An autobiographical essay is simply a piece of writing in which you reveal something about your life. But if you’re older than five or six, then you probably have a lot to talk about.
And when you have too much to say, it’s almost as bad as when you don’t have enough – you get writer’s block easily. So, I’d like to offer you three questions to ask and answer before you start writing that will take you maybe five or ten minutes but will open the floodgates of your mind so you could write a neat little autobiographical essay and enjoy the process.
The Difference between a Term Paper and an Autobiographical Essay
Before we get into the meat and potatoes, you should know one important difference between a regular term paper and an autobiographical essay. Most of the research papers and essays you’ve written up to date have been expository. This means that you stated an argument and supported it using evidence.
An autobiographical essay is usually not expository – you usually have nothing to argue or prove. You’re simply telling the reader something about yourself. Usually.
However, in some cases you should treat you autobiographical essay as if it were an expository or argumentative writing. This approach can be really helpful, and I’ll explain why and how in the paragraphs below.
Three Questions to Ask Before You Begin Writing an Autobiographical Essay
Question 1. What is the outcome I want to achieve by writing this essay?
It could be that your professor wanted to learn a little bit more about you before giving you a recommendation letter. It could be for a class, which means your goal is probably getting a good grade. Or it could have no goal other than having the pleasure of writing it.
This is a very important question and can determine whether you want to make your essay expository or narrative. If the aim is to get a job or a promotion or to be accepted into a university program, then your essay should be expository, and you should argue a point in it. And the point could be that you’re a good candidate for a number of reasons, or something to that effect.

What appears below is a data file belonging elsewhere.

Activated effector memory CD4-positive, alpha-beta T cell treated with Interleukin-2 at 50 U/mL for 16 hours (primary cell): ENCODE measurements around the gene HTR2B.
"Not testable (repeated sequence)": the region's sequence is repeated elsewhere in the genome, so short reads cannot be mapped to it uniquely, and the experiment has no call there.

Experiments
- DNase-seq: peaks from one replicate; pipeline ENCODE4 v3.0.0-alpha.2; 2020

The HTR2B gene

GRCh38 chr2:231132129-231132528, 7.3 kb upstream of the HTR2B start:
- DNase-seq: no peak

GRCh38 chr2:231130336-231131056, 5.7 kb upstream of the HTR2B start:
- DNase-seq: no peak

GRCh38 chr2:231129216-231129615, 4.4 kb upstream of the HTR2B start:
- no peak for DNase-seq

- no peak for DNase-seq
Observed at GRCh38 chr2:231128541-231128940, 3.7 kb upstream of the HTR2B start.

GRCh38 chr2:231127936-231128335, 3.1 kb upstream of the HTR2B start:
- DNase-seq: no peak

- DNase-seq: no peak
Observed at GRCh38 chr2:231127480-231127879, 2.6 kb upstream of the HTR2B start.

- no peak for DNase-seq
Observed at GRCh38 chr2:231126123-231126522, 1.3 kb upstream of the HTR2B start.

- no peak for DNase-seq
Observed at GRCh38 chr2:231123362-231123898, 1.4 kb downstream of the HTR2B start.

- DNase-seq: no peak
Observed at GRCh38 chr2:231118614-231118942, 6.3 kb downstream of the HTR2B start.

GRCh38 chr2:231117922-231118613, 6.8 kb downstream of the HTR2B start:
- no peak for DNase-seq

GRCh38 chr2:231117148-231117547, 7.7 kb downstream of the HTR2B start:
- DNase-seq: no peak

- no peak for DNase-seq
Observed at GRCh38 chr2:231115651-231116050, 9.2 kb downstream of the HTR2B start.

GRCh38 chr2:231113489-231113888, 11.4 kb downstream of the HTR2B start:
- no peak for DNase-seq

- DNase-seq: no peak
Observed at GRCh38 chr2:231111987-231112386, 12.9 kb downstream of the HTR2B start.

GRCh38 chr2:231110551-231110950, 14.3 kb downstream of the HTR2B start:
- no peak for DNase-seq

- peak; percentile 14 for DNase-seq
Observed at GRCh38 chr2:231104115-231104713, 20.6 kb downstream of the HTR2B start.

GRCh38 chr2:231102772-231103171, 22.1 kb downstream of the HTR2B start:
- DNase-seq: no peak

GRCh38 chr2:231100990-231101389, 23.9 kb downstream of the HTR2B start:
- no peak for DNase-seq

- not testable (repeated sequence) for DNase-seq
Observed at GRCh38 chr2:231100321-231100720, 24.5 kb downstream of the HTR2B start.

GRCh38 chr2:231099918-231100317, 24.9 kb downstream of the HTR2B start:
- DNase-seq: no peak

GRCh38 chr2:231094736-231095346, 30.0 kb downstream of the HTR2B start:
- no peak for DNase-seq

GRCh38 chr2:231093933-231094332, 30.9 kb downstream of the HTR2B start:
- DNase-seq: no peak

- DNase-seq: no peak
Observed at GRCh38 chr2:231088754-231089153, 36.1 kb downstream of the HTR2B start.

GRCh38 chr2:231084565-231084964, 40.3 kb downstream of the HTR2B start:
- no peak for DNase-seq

If you’re writing it for a publication, for your own blog, or just for the sake of fun, then it could simply be narrative, meaning pretty much telling a story.
Question 2. Who Is My Audience?
The answer to this question will help you gain further clarity on whether you should do an expository or a narrative piece. But it will also help you decide on the tone and the message you’ll be trying to convey.
If you’re writing for a professor, and your professor is open-minded, then anything goes, and you can probably be as revealing as you feel like. Chances are that your professor will keep your essay confidential.
If you’re writing for your ‘About’ web page, then you should probably keep your tone somewhat professional (depending on the industry and the purpose of the website). Being clear about your audience really helps avoid big mistakes in content.
Question 3. What Is Relevant to This Essay?
This is also a powerful clarifying question that allows you to weed out all the info that doesn’t belong in your autobiographical essay. It also helps you narrow down your focus and avoid being overwhelmed by your whole life story.
If you’re writing a personal statement for a college application (which is a kind of an autobiographical essay), then you should only include things that are relevant to your academic goals and aspirations. You also need to be brief.
And it would also be an expository piece because you’re really trying to persuade someone to like you and deem you worthy of admission into the program.
And here’s an important point – you should narrow your focus regardless of the outcome you seek and whom you’re writing for – your audience. Narrow down your life story to events that are interesting.
Here’s a list of things to narrow your autobiographical essay down to:
- One significant event in your life
- A change that you decided to make
- A person you met who changed your life (or more than one person)
- The biggest lesson you’ve ever received in life
- Your goals and aspirations (talking about the future)
Hope you’ve found this helpful. Happy autobiographical writing!